With all this going for it, I’m sorry to say that ATWCTW doesn’t quite reach its full potential. My experience may have been worse than many others’, because I played the game on my creaky old 386 laptop using DOS Frotz in monochrome mode (the machine doesn’t have a color screen.) About two-thirds of the way through the game, the entire thing apparently broke — I could see the bold header for the room description, but all other text was invisible. Experimentation demonstrated that the prompt was still there, so I restored and tried a different route into the scene, with the same result. Finally, I quit the game and looked at the transcript I had made, learning that text had in fact printed, but I couldn’t see it.

Playing a hunch, I started up the game in color mode, and discovered that not only was I now able to see the broken scene (albeit faintly), there were lots of other things I had missed in monochrome mode as well, because the game presents them in color. However, unlike other color games (such as Varicella), ATWCTW failed to test for color usage or even to warn me that it planned to use color. This failure was disappointing, especially given the level of quality attained by the rest of the game.

There were a few other flaws, such as the occasional awkwardness of the game’s prose: “And suddenly, as if a fog lifted from your eyes, you are totally clear.” The word “clear” here might be trying to convey alertness, wakefulness, visibility, invisibility, sobriety, comprehension, or a number of other things. As it is, however, the meaning is (pardon the pun) unclear. In addition, the plot up to this point still doesn’t offer that many options, its geography quite linear and many of its events quite unavoidable. Still, the preview of ATWCTW is an enticing peek at a game that shows every indication of being a major work. If its main objective was to get me interested in the full version, mission accomplished.

Rating: 8.5

Winter Wonderland by Laura A. Knauth [Comp99]

IFDB page: Winter Wonderland
Final placement: 1st place (of 37) in the 1999 Interactive Fiction Competition

Bless her, Laura A. Knauth just keeps getting better and better. Just about the time I was getting starved for a really good competition game, along comes Winter Wonderland, a charming and delightful piece of interactive fiction. By far the best thing about this game is its atmosphere. Winter Wonderland exudes a magical, storybook air that is enchanting without being saccharine. The heroine of the story is a young girl from a poor family who suddenly finds herself in a… well, you can probably guess what she finds herself in. A Winter Wonderland. The setting is just lovely, well-imagined and full of vivid, captivating images. A few of these images are present just for atmosphere’s sake, but the majority of them are puzzle components, and many of the puzzles are clever and fun. What Winter Wonderland does so well is to combine the nifty puzzles from Trapped In A One-Room Dilly with the sense of magical landscape from Travels In The Land of Erden, and adds to the combination a thematic specificity that is all its own and that works beautifully. The links between the puzzles feel very plausible because the entire setting is very consistent, and solving the puzzles rewards the player not only by allowing advancement through the plot, but often as well by presenting another appealing image to add to the already dense atmosphere. Romping around the snowy landscape encountering sprites, fairies and dryads was a great deal of fun for me, and the intricate and ingenious ways in which they presented interlocking puzzles was a real source of pleasure as well.

There are a couple of clunkers among the puzzles, unfortunately. The game has two sections that aren’t exactly mazes, but feel enough like mazes to provoke some annoyance. By the time you figure out how to solve them, you’ll have done a fair piece of mapping, and while there are no “trick exits” and everything connects to everything else in a fairly logical way, just the mapping alone is enough to make the whole area seem pretty tedious. In addition, there are a number of misspellings and a few parser problems which detract from the immersiveness of the game. I’ve emailed the author about these, and I’m optimistic they’ll be cleaned up in a future release. Even so, these flaws don’t ruin Winter Wonderland, simply because it has so many strong points alongside them. In addition, for each of the mazelike areas the puzzle isn’t the maze itself. In other words, the challenge of the area isn’t simply to map it and find the other end — each one contains its own puzzle, and both puzzles are intelligent and fairly well-clued. So for those of you who hate mazes, I recommend playing the game anyway. They aren’t all that onerous, and if you start to get frustrated, you can consult the excellent on-line hints.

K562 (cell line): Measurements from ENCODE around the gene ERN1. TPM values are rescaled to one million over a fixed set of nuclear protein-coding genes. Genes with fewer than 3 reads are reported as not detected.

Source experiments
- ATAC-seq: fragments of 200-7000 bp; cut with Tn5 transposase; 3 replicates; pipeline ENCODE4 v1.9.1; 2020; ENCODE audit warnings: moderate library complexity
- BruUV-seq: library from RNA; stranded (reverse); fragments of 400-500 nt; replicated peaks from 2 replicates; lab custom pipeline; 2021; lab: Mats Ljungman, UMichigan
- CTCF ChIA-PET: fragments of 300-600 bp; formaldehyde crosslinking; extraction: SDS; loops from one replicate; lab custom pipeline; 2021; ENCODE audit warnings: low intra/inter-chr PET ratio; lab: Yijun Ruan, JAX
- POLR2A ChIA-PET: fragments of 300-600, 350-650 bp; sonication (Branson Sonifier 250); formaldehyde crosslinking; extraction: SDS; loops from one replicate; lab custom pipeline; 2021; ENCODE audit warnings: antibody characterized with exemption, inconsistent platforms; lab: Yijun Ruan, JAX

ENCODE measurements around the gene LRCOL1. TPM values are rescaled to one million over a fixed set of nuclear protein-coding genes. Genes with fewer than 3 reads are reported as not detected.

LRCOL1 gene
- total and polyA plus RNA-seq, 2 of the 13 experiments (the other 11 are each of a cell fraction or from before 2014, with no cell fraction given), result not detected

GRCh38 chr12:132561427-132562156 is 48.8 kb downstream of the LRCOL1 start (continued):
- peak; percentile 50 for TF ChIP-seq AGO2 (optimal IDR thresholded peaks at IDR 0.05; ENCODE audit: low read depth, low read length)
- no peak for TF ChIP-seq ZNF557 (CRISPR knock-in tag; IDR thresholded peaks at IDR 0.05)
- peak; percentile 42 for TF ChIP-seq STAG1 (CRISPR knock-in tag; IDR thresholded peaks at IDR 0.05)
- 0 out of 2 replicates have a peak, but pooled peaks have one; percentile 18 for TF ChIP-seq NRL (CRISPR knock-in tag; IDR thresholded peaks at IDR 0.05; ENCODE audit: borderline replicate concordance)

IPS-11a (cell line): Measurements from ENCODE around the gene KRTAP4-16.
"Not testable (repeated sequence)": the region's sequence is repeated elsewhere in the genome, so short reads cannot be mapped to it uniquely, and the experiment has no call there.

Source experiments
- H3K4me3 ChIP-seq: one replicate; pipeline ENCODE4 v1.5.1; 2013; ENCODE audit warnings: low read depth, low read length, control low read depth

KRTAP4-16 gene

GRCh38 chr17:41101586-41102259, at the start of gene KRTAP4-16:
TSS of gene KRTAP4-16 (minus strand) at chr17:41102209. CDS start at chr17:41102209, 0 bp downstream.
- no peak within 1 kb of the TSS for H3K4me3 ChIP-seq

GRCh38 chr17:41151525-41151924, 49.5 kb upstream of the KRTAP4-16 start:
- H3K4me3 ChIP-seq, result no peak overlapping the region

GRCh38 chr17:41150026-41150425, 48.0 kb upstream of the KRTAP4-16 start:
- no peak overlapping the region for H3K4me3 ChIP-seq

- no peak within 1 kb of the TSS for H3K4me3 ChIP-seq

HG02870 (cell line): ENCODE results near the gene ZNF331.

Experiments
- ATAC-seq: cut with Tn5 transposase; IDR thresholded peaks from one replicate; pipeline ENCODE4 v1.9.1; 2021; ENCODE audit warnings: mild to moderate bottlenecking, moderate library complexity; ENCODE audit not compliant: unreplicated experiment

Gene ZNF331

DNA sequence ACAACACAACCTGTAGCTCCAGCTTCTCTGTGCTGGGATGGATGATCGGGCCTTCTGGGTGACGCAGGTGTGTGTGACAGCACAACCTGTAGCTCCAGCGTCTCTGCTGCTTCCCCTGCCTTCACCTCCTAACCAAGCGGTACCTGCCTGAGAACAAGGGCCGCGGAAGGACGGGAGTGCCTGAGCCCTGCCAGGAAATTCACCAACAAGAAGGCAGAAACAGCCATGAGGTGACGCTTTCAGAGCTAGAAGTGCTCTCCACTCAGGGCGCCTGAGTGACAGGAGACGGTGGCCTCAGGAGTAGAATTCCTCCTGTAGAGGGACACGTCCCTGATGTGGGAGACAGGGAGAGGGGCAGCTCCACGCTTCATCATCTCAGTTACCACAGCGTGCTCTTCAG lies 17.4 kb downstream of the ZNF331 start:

The other area where the game really shines is in its technical prowess. While it isn’t a graphical game, Winter Wonderland does provide some ASCII art, much like last year’s Downtown Tokyo did. The art enhances the game’s atmosphere, but doesn’t conceal any crucial clues. Instead, it feels similar to the pictures shown at the beginning and end of On The Farm — images that enrich the text but are not necessary for enjoyment of the game. The author thoughtfully provides a “BARE” mode for those whose interpreters don’t handle such things well. In addition to its ASCII graphics, Winter Wonderland also uses the status line in innovative ways. It’s four lines high and includes score, location, and a compass rose indicating the available exits. We’ve seen the status line compass rose before, but I found myself using this on-screen mapping feature more than I ever have in any other game which provided it. The landscape is complicated enough that the compass rose feels like a real aid to gameplay rather than just a frivolous but useless feature. It actually reminded me quite a bit of the onscreen mapping in Beyond Zork, and felt about as useful to me. In addition, with an interpreter that handles color correctly the status line changes color subtly to enhance the atmosphere of the area the PC finds herself in. When she’s by a roaring fire, the status line is yellow and orange. When she’s in a moonlit snowscape, the letters are various shades of lighter and darker blues. What’s more, in some snowy scenes we actually see a few snowflakes show up in the status line, another attractive touch to embroider this already charming game. Winter Wonderland feels magical and joyous, and deserves to place highly in this year’s competition.